Zach Wilson‘s strengths and weaknesses on film make it clear why he could be a great fit for Mike LaFleur’s New York Jets offense.
Back in 2018, no one could have thought that only three years after drafting Sam Darnold the New York Jets would be – once again – in the quarterback market. In fact, if you asked any Jets fan three years ago who the team’s quarterback would be for the next five years, they would probably tell you to go visit a doctor, because, unquestionably, the guy was Darnold. It was an objective truth.
Now, three years later, there is a new truth, a hurtful one: Sam Darnold is more likely to start for another team in 2021 than for the Jets.
After a substantially below-average 2020 campaign (league-worst 72.7 passer rating), we can finally affirm that the former third-overall pick has not lived up to his draft hype. Aside from some amazing flashes, he has not proved he can be an NFL starter. (Based on his film, I believe Darnold hasn’t proved he can start in the league.)
When you pair Sam’s poor play with the fact that the Jets have the second-overall pick in a draft that features a worthy quarterback class – plus the salary cap situation – you realize that Joe Douglas using his top pick on a new signal-caller is a no-brainer decision. The Jets general manager will restart his own winning clock, let Robert Saleh/Mike LaFleur groom their own guy, and build a new window to win with the franchise quarterback playing for pennies. It’s too rational to bypass.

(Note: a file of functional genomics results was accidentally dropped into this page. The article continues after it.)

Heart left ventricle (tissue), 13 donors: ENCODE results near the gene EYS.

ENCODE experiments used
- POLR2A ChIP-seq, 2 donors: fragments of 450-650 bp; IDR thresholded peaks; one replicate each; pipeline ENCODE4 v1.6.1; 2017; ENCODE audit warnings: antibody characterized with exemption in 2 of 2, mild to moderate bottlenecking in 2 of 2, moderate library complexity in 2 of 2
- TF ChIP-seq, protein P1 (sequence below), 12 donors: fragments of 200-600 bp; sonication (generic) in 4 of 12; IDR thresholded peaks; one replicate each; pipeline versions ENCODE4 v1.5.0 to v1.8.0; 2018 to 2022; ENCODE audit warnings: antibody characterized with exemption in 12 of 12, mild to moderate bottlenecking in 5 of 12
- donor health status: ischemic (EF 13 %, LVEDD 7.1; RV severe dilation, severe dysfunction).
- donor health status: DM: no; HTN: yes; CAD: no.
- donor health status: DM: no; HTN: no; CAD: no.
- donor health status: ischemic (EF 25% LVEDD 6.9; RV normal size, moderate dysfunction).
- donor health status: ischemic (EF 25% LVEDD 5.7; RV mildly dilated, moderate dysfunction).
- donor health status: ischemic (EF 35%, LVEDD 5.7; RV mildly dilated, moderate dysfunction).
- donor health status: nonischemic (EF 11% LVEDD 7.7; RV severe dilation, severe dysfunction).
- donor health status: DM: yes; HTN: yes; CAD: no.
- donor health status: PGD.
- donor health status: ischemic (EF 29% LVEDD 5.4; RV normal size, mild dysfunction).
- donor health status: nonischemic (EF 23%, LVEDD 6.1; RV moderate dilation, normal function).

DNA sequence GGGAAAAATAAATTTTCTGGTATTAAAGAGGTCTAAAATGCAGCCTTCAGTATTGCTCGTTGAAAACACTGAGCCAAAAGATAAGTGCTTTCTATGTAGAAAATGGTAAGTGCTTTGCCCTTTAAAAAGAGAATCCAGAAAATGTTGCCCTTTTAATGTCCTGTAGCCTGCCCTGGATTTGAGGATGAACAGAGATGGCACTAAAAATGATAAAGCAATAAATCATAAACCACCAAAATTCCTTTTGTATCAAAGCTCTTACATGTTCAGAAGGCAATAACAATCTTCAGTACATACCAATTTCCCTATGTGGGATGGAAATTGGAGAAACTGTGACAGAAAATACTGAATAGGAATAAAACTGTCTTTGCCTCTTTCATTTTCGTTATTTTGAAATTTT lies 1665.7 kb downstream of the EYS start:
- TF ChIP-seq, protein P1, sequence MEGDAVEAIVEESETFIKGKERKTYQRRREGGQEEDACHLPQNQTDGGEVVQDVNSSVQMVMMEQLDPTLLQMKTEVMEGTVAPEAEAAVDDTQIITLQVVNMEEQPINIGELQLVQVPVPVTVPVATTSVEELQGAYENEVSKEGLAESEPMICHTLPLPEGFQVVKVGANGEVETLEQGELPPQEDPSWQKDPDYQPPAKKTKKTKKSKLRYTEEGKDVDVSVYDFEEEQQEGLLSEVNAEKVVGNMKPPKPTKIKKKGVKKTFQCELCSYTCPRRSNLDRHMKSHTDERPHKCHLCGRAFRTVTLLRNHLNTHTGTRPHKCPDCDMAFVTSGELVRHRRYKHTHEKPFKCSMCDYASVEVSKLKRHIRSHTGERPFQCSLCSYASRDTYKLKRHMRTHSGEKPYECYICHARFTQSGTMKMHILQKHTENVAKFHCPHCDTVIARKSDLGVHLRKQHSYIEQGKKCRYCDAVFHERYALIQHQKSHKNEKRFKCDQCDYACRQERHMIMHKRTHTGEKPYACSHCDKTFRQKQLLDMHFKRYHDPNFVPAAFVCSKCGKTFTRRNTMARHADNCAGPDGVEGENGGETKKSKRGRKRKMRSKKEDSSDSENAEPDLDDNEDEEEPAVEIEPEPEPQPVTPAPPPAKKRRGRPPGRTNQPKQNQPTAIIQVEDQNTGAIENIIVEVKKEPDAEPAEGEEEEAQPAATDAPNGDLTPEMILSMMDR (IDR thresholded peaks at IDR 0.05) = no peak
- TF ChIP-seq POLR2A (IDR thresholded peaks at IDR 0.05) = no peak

Having the second overall pick is key here. The second choice of the draft puts the Jets in a prime position to select a great quarterback prospect. You do not pass it up when the most important position of the game is not solved. I believe Zach Wilson, Justin Fields and Trey Lance are all worthy of being the second player taken off the board, but as of now, I would give Wilson the edge – and I am going to explain why through the film.
Wilson, reportedly standing at six-foot-three and 210 pounds, is an exciting prospect. The guy exhales swagger, which the Jets have missed since the good old Rex Ryan days. His release is quick, he has a “cocky arm,” and the tape shows his teammates rally around him.
In this article, I am going to analyze Wilson based on his in-game traits – because that’s what usually translates to the NFL. There are fair concerns about his frame and his true size (no way he’s 6-foot-3), but that won’t be discussed here. I am going to talk about Zach’s arm strength, anticipation, accuracy, touch and mobility, while also discussing some things I believe he has to work on (beat-blitz type throws and mechanics, mostly). In addition, I will explain why I believe Zach is a good fit for the incoming Mike LaFleur offense.